The cuisine of Sri Lanka shares similarities with the cuisines of South India, however, Sri Lankan food is generally much spicier than most South Indian cuisine, and many spicy Sri Lankan preparations are believed to be among the world's hottest in terms of chilli content.  There is a liberal use of different varieties of scorching hot chillies such as amu miris, kochchi miris, and maalu miris (capsicum) among others.  While native Sri Lankans are born into this cuisine and develop a healthy tolerance to spicy food, many visitors and tourists to the country often find the spiciness excessive.  As a result, many local restaurants in developed and tourist areas offer special low-spice versions of local foods to cater to foreign palates.


Sri Lanka is one of the places in South Asia that is famous for its sweets and desserts, which are native to them.  Mostly the desserts are served after the main meals and sweets are specially for the tea time.  Most of these desserts and sweets have cultural background. A lot of desserts and sweets are rich in domestic spices, jaggery and kithul (Caryota urens) treacle. Traditionally, usage of sugar is minimum due to the availability of locally made alternatives such as treacle and jaggery.  

A well-known sweet is Kavun or oil cakes, a cake made with rice flour and treacle and deep-fried to a golden brown.  A variety of Kavun, called Moong Kavun is made from green gram (mung bean) which is then ground to a paste and shaped like diamonds before frying.  Athirasa is yet another type of Kavun.  It is a sweet-cake of jaggery and rice flour made into a paste flattened into circles and fried.   


A very popular drink is Faluda, a mixed cold drink with syrup, ice cream, jelly pieces and basil seeds.  Fruit juices are also popular in Sri Lanka, especially passionfruit juice.

A very popular alcoholic drink is the toddy, made from palm tree sapArrack is the de-facto distilled national drink.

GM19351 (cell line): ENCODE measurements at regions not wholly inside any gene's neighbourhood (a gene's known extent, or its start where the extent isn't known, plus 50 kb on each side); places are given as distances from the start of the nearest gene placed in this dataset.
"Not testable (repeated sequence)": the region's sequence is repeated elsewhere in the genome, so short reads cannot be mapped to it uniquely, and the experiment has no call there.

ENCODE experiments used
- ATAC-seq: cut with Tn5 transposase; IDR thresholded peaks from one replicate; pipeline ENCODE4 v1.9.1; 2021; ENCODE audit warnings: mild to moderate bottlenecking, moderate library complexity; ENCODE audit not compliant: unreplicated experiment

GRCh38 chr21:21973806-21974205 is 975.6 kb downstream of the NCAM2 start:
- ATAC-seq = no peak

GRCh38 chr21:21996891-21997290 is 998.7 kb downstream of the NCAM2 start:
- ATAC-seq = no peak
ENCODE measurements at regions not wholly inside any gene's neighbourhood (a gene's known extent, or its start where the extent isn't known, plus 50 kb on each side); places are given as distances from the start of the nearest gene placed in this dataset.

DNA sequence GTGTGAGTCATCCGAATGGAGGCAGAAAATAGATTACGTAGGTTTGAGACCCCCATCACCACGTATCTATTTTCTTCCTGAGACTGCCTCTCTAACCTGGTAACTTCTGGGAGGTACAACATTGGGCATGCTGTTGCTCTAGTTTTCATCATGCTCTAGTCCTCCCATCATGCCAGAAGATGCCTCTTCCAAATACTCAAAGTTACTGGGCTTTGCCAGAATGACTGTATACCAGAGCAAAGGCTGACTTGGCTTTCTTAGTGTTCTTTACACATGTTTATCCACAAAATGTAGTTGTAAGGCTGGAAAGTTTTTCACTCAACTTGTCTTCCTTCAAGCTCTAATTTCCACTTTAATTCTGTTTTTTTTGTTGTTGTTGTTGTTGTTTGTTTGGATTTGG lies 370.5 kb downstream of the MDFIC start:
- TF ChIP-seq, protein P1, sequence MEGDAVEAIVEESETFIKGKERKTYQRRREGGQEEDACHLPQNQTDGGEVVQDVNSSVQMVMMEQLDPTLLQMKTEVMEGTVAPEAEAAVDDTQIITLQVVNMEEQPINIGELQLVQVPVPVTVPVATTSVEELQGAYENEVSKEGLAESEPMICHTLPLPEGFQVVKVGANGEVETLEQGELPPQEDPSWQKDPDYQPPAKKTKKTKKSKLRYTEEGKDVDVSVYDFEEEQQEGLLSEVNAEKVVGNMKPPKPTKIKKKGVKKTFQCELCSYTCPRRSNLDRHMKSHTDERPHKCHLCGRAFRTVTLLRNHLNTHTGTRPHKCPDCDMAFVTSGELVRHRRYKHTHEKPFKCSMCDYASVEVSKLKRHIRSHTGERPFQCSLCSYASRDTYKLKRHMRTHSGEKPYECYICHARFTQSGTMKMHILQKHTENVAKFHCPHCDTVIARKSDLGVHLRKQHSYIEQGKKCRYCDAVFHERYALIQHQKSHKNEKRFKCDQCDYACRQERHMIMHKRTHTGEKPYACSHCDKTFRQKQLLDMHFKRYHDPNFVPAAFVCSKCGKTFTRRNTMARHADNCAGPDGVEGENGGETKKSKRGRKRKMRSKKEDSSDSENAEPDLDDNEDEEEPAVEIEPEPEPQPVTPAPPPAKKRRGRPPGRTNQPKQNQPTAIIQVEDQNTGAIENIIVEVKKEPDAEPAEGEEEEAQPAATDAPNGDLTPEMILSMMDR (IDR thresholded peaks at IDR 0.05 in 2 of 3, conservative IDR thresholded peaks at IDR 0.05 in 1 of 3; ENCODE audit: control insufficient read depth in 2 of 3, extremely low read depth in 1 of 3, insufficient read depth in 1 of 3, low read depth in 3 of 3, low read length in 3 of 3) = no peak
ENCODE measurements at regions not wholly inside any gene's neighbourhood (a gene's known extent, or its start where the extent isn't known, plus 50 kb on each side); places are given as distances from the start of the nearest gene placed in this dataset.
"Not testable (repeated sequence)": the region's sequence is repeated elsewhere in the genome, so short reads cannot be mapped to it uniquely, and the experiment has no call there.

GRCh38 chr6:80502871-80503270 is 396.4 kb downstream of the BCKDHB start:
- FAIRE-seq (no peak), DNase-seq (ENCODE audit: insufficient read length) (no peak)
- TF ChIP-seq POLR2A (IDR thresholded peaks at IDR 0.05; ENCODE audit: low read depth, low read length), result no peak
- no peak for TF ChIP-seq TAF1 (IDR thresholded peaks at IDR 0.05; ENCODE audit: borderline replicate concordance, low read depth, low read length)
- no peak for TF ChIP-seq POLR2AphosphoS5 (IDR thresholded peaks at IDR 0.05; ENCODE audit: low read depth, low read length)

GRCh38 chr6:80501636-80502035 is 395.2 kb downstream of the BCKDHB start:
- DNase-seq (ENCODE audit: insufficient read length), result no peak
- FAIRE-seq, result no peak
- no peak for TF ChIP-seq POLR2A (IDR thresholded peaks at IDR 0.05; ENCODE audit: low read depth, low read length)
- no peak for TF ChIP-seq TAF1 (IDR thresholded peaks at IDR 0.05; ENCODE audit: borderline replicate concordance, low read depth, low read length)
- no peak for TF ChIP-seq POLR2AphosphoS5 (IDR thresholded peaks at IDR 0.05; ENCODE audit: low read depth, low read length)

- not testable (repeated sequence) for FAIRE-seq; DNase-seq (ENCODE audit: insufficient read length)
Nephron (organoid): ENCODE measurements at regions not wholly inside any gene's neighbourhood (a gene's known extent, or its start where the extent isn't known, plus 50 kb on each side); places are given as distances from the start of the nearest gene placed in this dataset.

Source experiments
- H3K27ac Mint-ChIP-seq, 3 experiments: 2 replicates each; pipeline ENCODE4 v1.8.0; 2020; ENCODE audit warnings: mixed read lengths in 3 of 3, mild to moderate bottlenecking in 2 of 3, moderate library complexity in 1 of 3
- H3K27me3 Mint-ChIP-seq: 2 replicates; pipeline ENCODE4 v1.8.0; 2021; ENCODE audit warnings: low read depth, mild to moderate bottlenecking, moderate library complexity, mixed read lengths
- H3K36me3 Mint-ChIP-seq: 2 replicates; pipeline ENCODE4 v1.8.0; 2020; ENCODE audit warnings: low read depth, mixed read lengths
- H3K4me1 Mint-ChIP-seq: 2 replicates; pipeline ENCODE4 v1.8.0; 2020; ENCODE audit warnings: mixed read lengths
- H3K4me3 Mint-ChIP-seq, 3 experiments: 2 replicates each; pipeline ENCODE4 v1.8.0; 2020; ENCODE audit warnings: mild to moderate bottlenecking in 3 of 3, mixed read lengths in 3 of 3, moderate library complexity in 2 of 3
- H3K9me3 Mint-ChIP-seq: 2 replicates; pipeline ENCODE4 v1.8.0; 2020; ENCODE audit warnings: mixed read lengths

AFRICAN:  Wherever you are in Africa, no meal is complete without a starchy porridge known as fufu.

BRAZILIAN:  An exuberant, colorful mix of Portuguese, African and native foods including some from the Amazon.

CHINESE:  Two thirds of households own a wok and use it regularly, but not everyone knows how to use it properly.

EGYPTIAN:  Beans are used extensively and creatively as a source of protein, fibre, and comfort.

ENGLISH:  "Meat & three veg" originated in the UK with dishes like roast beef, steak and kidney pie, and many more.

FRENCH: The French have elevated food into an art form. Nowhere else is so much attention paid to what people are going to eat and how.

HUNGARIAN:  A fusion of simple peasant food & the elegant, highly developed cuisine from the days of the Austro Hungarian Empire.

INDIAN:  A vibrant, intensely colorful cuisine. Each region of India has its own style of cooking and distinct flavors.

INDONESIAN:  One of the most vibrant and colorful cuisines in the world, full of intense flavor and varied textures.

ITALIAN:  An long-awaited introduction to the kitchens and restaurants of Australia’s top Italian chefs and home cooks.

JAPANESE:  Refined and elegant, its preparation and presentation honed over the centuries so its flavors are pure and delicate.

JEWISH:  While flavors of the Jewish palate are influenced by geography, the constant for Jews all over the world are the Kosher laws.

KOREAN:  Some of the healthiest food on earth, with a near obsession with the fermented vegetable kimchi.

LEBANESE:  Lebanese cuisine is generous and abundant, and this is some of the most exquisite food in the world.

MALTESE:  The rocky island of Malta is home to some beautiful rustic recipes that sing of Mediterranean flavor and freshness.

MEXICAN:  Authentic Mexican food is vibrant, spicy, delicious and fun. It varies according to which region its from.

MOROCCAN:  One of the most cleverly balanced cuisines on earth; spices are used to enhance the flavor of dishes.

PAKISTANI:  Full of marvelous and diverse dishes, it incorporates elements from its neighbors India, Afghanistan and Iran.

PERSIAN:  From simple dips to hearty stews, food preparation is taken very seriously in Iran and is often a labor of love.

SOUTH AMERICAN:  A fantastic fusion of culinary traditions from indigenous Indians, imported Africans, and the Spanish and Portuguese colonist.

SYRIAN:  One of the highlights of Syrian food is mezza, a generous spread of small dishes and the prelude to even more food!

TURKISH:  Nestled between Asia and Europe, Turkish food is an unique and exotic fusion with influences from many countries.